Half of the 8 successful candidates of NASA Astronaut Group 21 were women. This is a monumental success in an industry that was once dominated by the male sex.
These women weren’t selected because NASA thought it would be politically correct; they were selected solely because they had the right skills for future missions into space. Back in the 1960’s, this would have been completely unheard of. Whilst the Russians had female cosmonauts involved in their space program from the start, every astronaut on the Apollo and Gemini missions was male and it took until 1983 to get Sally Ride into space. NASA has since vastly improved its ratio and does far exceed any other countries number of women successfully sent into space.
The men and women of NASA Astronaut Group 21 went through rigorous testing and training to prove their space-worthiness and eventually completed all of the courses in July 2015. They are now ready and waiting for missions to become available and will be selected for a mission depending on which particular field of expertise is required. Just to put into perspective how good these guys are, 6372 applications were received from potentially suitable candidates who all believed they stood a chance.
The Astronauts of NASA Astronaut Group 21:
Starting with Jessica Meir because I recently had the opportunity to interview her, Jessica Meir is a passionate scientist and wanted to become an astronaut from a very early age. She comes from Maine and has the attitude of an explorer. She hopes to get the opportunity to visit the International Space Station in the near future and she thinks another lunar mission is the next logical step for the space program. She also plays a mean piccolo.
“I had a fantastic view of the stars from the teeny town in Maine where I grew up. Maybe that’s why I wanted to be an astronaut from such a young age. I’ve always been drawn to remote places—and extreme challenges. While doing research on emperor penguins for my Ph.D. in marine biology, I lived and worked in Antarctica, where I also went scuba diving under several feet of ice.”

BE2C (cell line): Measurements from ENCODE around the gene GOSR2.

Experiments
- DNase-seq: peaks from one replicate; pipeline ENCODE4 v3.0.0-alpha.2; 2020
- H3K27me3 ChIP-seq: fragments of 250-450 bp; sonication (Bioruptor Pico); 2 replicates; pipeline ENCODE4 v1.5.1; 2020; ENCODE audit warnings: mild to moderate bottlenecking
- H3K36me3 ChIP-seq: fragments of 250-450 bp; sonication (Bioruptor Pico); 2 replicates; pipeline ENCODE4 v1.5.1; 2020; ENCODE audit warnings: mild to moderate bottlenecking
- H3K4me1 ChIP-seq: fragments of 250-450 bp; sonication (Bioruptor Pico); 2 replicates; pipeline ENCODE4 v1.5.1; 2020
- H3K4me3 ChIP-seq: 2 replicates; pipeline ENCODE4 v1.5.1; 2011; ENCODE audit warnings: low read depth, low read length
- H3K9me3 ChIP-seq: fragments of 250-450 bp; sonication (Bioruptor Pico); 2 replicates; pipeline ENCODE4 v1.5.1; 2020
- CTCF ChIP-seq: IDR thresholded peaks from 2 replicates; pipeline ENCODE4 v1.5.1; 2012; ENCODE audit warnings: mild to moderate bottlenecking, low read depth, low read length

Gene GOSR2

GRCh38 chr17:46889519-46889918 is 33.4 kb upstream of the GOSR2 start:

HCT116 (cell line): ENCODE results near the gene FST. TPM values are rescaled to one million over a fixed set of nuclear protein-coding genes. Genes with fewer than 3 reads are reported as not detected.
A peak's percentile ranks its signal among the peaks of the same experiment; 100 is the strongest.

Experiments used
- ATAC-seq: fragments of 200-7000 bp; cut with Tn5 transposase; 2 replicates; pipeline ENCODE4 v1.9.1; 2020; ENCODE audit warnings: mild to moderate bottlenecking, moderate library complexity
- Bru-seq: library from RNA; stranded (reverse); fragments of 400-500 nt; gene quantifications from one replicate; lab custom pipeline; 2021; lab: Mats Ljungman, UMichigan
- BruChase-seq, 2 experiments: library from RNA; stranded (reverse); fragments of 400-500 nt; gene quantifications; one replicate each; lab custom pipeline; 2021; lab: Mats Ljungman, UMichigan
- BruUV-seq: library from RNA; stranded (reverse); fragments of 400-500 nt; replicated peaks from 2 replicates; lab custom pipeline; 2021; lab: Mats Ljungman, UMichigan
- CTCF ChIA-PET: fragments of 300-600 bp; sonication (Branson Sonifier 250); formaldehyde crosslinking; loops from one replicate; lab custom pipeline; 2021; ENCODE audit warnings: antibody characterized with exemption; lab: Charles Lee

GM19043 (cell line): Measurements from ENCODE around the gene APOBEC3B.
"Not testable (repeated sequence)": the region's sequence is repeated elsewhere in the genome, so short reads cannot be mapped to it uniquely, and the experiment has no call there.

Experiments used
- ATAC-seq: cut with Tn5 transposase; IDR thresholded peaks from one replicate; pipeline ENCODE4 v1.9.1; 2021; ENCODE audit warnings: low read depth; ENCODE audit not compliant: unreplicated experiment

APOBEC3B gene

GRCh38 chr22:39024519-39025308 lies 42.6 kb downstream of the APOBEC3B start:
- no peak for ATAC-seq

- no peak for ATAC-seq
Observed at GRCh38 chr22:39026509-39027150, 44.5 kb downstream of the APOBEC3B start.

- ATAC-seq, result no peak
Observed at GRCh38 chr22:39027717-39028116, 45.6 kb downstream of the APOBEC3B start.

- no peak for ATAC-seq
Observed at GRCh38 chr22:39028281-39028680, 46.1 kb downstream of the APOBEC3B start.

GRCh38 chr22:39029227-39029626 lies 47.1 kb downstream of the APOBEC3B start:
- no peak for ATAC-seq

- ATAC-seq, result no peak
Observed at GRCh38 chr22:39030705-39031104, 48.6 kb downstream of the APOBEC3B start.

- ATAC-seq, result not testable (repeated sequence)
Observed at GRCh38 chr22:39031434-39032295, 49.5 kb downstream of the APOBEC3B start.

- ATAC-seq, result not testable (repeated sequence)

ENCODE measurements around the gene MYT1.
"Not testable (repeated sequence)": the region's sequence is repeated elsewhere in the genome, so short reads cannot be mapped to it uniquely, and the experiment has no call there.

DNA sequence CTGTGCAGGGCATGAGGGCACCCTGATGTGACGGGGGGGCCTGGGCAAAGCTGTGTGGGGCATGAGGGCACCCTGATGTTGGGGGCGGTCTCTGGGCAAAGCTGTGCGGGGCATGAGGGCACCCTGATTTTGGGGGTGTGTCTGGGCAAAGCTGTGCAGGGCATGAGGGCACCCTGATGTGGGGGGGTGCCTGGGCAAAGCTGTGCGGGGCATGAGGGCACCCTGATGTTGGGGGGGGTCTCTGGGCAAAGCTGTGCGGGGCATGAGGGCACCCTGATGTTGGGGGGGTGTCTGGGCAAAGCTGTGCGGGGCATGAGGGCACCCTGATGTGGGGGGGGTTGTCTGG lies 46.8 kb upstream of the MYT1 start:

Nicole Mann was born in California and quickly developed and aptitude for both mechanical engineering and flight. She is a keen pilot and has flown for more than 2000 hours using 22 different types of aircraft. She has performed over 200 carrier arrestments and 47 combat missions during tours of Iraq and Afghanistan. Read her full NASA bio.
“I have one of the best jobs in the world. I didn’t always realize it was a possibility. I thought, ‘who are these people who are astronauts.’ I was an active duty marine in Iraq where I flew F-18s when I met Colonel Bresnik who had recently been selected to be an astronaut and that’s when I realized I could do that.”
Christina Hammock Koch is a native of Michigan and another space fanatic who dreamt of going into space from a young age. She is currently assigned to the International Space Station Crew Operations Branch where she is involved in crew conferences and IT related issues onboard the station. Her expertise is in both electrical engineering and physics.
She credits her parents for her love of science and space:
“I credit my parents for that because they are both from scientific backgrounds. My mom studied biology and my dad studied chemistry and some physics and he is a physician, but he had a very strong interest in astronomy and astrophysics and exploration in general. We always had National Geographic and Astronomy magazines and Popular Mechanics lying around the house. I got interested in exploration and different parts of the world and different parts of the universe just from seeing those things around the house and the different discussions we had as a family. I’m really proud of my parents.”
Anne McClain grew up in Spokane, Washington and always had a love of flying and sciences. She earned a Bachelor of Science in Mechanical/Aeronautical Engineering and then a Master of Sciences award in the same field. She had an illustrious career in the military and flew more than 2000 hours in 20 different types of aircraft.
“There were more than 6,100 other applicants for our class of eight, and I’d made my peace with not getting in. I still remember getting the call that I’d been selected. I couldn’t breathe, I couldn’t talk. I started crying. I grew up in Spokane, Washington, and I can’t recall ever not wanting to be an astronaut. I learned a lot [serving 15 months] in Iraq, flying attack helicopters at the front of the front lines. I joined the Army out of a deep sense of duty, but wanting to be an astronaut feels more like my destiny. With so much conflict in the world, space exploration can be a beacon of hope. No one cares about race or religion or nationality in space travel. We’re all just part of Team Human.”
All images included courtesy of NASA